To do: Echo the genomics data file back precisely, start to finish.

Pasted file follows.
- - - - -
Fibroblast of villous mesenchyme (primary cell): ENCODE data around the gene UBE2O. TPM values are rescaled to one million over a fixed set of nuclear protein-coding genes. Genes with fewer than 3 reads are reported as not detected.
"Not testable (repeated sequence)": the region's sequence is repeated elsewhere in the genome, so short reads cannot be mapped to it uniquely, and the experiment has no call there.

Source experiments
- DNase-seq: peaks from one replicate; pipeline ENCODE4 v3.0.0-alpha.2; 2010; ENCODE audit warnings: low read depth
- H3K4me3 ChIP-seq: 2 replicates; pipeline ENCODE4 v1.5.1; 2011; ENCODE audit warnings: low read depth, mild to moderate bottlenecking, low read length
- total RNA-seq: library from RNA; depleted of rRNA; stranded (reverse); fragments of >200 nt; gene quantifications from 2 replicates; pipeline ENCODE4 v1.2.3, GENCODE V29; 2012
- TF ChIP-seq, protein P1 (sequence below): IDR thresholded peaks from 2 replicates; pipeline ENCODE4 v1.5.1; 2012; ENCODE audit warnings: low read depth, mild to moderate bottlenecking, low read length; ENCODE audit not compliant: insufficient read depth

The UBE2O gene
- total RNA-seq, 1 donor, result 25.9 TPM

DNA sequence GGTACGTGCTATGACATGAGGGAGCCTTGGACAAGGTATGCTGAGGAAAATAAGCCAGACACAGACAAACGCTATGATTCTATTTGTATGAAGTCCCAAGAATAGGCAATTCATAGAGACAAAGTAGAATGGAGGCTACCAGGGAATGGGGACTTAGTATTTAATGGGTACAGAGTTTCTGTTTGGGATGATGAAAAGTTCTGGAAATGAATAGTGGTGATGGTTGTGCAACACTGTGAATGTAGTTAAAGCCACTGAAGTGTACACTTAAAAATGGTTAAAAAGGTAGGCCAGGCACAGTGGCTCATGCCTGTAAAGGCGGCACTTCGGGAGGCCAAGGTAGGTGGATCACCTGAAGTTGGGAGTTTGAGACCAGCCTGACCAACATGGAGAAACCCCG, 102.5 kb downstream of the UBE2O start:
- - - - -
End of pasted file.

Fibroblast of villous mesenchyme (primary cell): ENCODE data around the gene UBE2O. TPM values are rescaled to one million over a fixed set of nuclear protein-coding genes. Genes with fewer than 3 reads are reported as not detected.
"Not testable (repeated sequence)": the region's sequence is repeated elsewhere in the genome, so short reads cannot be mapped to it uniquely, and the experiment has no call there.

Source experiments
- DNase-seq: peaks from one replicate; pipeline ENCODE4 v3.0.0-alpha.2; 2010; ENCODE audit warnings: low read depth
- H3K4me3 ChIP-seq: 2 replicates; pipeline ENCODE4 v1.5.1; 2011; ENCODE audit warnings: low read depth, mild to moderate bottlenecking, low read length
- total RNA-seq: library from RNA; depleted of rRNA; stranded (reverse); fragments of >200 nt; gene quantifications from 2 replicates; pipeline ENCODE4 v1.2.3, GENCODE V29; 2012
- TF ChIP-seq, protein P1 (sequence below): IDR thresholded peaks from 2 replicates; pipeline ENCODE4 v1.5.1; 2012; ENCODE audit warnings: low read depth, mild to moderate bottlenecking, low read length; ENCODE audit not compliant: insufficient read depth

The UBE2O gene
- total RNA-seq, 1 donor, result 25.9 TPM

DNA sequence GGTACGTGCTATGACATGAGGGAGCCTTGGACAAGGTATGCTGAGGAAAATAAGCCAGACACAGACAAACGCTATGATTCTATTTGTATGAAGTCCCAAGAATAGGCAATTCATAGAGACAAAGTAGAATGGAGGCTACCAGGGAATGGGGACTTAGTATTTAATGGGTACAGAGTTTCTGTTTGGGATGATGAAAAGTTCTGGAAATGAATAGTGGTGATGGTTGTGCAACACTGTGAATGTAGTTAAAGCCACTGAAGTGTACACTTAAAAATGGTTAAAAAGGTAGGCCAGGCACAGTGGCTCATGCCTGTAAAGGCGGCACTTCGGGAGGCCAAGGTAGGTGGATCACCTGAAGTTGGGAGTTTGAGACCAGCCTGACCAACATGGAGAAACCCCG, 102.5 kb downstream of the UBE2O start: